The American energy market is like none other in the world, and one element of that market is making forward-thinking energy players like GE and Ford plow sizable amounts of research capital into one little-known company. To help you better understand America's unique position and find out the name of this under-the-radar company, we have put together a comprehensive report we're calling "The No Choice Fuel Revolution." By simply clicking here, we'll give you free access to this valuable report.


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Comments from our Foolish Readers

Help us keep this a respectfully Foolish area! This is a place for our readers to discuss, debate, and learn more about the Foolish investing topic you read about above. Help us keep it clean and safe. If you believe a comment is abusive or otherwise violates our Fool's Rules, please report it via the Report this Comment Report this Comment icon found on every comment.

  • Report this Comment On September 21, 2013, at 11:44 AM, mpg2001 wrote:

    From a trader’s perspective this article is harmless and probably of little value; if you’re hopping in and out oil futures, 20 year trend lines aren't overly relevant. But, from a societal level, these kinds of breezy, random articles - by some uninformed, self-describe expert - are at the heart of what is ailing our country: feel-good (usually misleading) opinion journalism, used to curry favor with some target market, which then becomes the knowledge based for the intellectually lazy targeted group (the opinion almost always reinforces the preconceived notions of the target group – fulfilling the feel good requirement).

    I've been a peak oil proponent since 1975, when I discovered Hubert’s peak oil theory in my college calculus class. I've not lived in an underground hovel all my life; I've started a number of companies – taken one public – and raised a family, while living a fairly normal existence. But I have, given all the gifts I've received in life, felt it was important to make people aware of the concept of peak oil and the challenges it presents to our country’s future. And that’s where a flippant, seemingly innocuous article like one is so damaging. I’ll be at some dinner, having an adult discussion about oil and its place in society, and invariably, someone will utter the mantra of the uninformed, “well, I heard”. Well I heard here, or I heard there, that pigs can fly (or whatever), and the adult conversation is over. The quoting of some, allegedly, knowledgeable source makes it impossible to continue the discussion. And that is damaging, and that’s what’s happening in living rooms across America today: the epic battle between truth and the dangerous side effects of opinion “journalism” run wild.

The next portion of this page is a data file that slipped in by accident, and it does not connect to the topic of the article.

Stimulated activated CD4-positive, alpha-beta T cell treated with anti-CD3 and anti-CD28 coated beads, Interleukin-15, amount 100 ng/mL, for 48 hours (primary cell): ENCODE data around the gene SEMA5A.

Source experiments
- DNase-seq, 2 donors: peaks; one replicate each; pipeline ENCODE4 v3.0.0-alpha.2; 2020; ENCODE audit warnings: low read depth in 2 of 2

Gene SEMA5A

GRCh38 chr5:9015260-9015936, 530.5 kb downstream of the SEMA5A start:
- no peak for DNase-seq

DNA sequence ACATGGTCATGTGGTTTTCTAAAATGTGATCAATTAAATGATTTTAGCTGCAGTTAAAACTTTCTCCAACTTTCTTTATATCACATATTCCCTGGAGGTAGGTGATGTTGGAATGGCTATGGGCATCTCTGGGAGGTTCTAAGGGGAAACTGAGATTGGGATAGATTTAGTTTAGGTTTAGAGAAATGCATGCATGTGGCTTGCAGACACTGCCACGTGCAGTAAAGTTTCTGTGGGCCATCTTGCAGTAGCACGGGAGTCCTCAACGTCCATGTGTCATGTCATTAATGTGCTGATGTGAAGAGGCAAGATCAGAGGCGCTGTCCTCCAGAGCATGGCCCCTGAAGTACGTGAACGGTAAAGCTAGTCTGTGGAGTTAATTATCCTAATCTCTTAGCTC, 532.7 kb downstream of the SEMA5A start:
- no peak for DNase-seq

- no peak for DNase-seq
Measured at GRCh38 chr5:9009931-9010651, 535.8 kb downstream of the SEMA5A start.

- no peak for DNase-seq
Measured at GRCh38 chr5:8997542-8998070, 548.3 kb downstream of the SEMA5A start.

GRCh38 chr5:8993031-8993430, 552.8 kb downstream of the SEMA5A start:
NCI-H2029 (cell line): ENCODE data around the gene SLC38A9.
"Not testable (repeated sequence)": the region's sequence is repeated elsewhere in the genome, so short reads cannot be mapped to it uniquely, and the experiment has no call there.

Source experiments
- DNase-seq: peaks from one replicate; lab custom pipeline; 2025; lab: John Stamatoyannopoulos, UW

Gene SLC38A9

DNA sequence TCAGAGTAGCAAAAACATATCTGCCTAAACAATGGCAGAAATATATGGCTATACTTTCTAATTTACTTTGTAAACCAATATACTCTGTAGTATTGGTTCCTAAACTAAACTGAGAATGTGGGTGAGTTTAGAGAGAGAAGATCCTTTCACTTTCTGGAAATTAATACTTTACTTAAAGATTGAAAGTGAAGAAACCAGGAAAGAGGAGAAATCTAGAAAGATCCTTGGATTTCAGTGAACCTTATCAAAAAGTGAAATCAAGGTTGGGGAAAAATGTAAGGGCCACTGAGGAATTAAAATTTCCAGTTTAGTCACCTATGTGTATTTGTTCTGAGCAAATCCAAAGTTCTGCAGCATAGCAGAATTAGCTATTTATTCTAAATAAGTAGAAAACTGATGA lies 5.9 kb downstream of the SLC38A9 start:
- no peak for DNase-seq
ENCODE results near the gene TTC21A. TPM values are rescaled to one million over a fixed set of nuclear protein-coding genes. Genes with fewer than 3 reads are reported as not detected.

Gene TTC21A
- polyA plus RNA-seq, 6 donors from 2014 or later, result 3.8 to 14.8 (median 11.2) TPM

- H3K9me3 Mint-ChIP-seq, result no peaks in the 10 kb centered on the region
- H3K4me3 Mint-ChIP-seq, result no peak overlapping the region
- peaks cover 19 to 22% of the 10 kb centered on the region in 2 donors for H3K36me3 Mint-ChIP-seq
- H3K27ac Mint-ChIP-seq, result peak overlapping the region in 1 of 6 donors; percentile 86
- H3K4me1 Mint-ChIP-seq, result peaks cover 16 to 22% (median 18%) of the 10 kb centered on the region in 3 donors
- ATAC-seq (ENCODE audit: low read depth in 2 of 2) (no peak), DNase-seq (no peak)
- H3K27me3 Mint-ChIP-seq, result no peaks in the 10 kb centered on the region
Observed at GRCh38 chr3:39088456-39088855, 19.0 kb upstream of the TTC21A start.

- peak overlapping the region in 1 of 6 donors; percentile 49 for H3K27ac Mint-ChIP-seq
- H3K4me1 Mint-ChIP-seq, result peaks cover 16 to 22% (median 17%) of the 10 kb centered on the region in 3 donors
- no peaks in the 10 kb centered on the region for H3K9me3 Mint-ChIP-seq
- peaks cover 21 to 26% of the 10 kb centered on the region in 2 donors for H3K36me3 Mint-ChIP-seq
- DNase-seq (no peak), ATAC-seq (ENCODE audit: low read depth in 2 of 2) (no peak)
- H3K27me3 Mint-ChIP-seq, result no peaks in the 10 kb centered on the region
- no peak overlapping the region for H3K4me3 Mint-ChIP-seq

I am not going to go on and on about peak oil theory, I’ll just leave readers with a few facts (estimates); do with them what you will (I believe any article about the future of oil should start with these facts):

    Current global proven reserves (at $100 a barrel, with 400 Billion barrels of tar sands): 1.3 trillion barrels

    Saudi Arabia, Iraq, Iran, Kuwait share of global proven reserves: 600 billion

    U.S. Proven reserves (with Bakken at 8 billion): 27 billion barrels

    Total oil found to date – globally: 2.5 trillion barrels

    Global daily production and use (what peak oil speaks to): 90 million barrels per day (now includes NGLs)

    Current global use annually (over next thirty years: no growth): 32 billion barrels, (1 trillion barrels)

    U.S daily production (use since recession): 7.5 million, (18 million)

    U.S. use annually: 7 billion

    Daily production needed, in 2030, 2043, to support 2% Global GDP growth (current ratios): 119 million, 154 million barrels

    Somewhere in these numbers is peak oil, It’s not that the world is running out of oil, it’s that the daily global production is going to peak at some number ( Hubert stated that global production would follow the production curve of an individual oil field:. Example: Prudhoe Bay the largest field ever found in the United States (10-18 Billion barrels, it went from a peak production of 2 million barrels a day to it's current production of approximately 300,000 bbls/day - in 35 years .

  • Report this Comment On September 22, 2013, at 10:25 AM, ThatGuyInTheBack wrote:

    Tyler,

    I can only echo the sentiments of mpg2001. I would suggest a remedial course in Google search and arithmetic before you decide to write anything further. You will save yourself considerable future embarrassment.

  • Report this Comment On September 24, 2013, at 3:02 PM, Humblewizard wrote:

    This article did not do justice to the issue of the adverse consequences of using carbon based fuels. The issues are many and well understood by the scientific community. As the toxic impact to the climate and the oceans becomes more widely known and understood by all, the investments made into carbon based fuels will not be as rewarding as many think.